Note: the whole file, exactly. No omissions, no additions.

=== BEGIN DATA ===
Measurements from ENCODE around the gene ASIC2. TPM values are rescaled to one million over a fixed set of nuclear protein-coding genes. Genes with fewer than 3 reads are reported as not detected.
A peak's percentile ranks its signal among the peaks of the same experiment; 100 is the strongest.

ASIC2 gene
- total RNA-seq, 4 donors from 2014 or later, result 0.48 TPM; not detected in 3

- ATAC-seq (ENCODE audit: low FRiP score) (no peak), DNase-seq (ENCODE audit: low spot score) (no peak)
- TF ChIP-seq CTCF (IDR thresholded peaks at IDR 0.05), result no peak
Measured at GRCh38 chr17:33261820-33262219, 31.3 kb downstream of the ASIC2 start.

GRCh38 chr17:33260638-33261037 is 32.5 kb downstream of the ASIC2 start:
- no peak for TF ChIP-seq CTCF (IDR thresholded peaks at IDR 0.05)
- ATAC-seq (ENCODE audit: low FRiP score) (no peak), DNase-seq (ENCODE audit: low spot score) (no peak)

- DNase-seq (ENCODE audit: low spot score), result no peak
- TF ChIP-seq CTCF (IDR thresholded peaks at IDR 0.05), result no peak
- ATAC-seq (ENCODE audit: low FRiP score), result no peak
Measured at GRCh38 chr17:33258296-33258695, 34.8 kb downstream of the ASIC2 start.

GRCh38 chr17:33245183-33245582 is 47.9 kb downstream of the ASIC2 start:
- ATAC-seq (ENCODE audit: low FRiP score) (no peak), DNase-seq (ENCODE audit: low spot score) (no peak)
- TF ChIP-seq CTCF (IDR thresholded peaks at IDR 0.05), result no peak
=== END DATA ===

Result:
Measurements from ENCODE around the gene ASIC2. TPM values are rescaled to one million over a fixed set of nuclear protein-coding genes. Genes with fewer than 3 reads are reported as not detected.
A peak's percentile ranks its signal among the peaks of the same experiment; 100 is the strongest.

ASIC2 gene
- total RNA-seq, 4 donors from 2014 or later, result 0.48 TPM; not detected in 3

- ATAC-seq (ENCODE audit: low FRiP score) (no peak), DNase-seq (ENCODE audit: low spot score) (no peak)
- TF ChIP-seq CTCF (IDR thresholded peaks at IDR 0.05), result no peak
Measured at GRCh38 chr17:33261820-33262219, 31.3 kb downstream of the ASIC2 start.

GRCh38 chr17:33260638-33261037 is 32.5 kb downstream of the ASIC2 start:
- no peak for TF ChIP-seq CTCF (IDR thresholded peaks at IDR 0.05)
- ATAC-seq (ENCODE audit: low FRiP score) (no peak), DNase-seq (ENCODE audit: low spot score) (no peak)

- DNase-seq (ENCODE audit: low spot score), result no peak
- TF ChIP-seq CTCF (IDR thresholded peaks at IDR 0.05), result no peak
- ATAC-seq (ENCODE audit: low FRiP score), result no peak
Measured at GRCh38 chr17:33258296-33258695, 34.8 kb downstream of the ASIC2 start.

GRCh38 chr17:33245183-33245582 is 47.9 kb downstream of the ASIC2 start:
- ATAC-seq (ENCODE audit: low FRiP score) (no peak), DNase-seq (ENCODE audit: low spot score) (no peak)
- TF ChIP-seq CTCF (IDR thresholded peaks at IDR 0.05), result no peak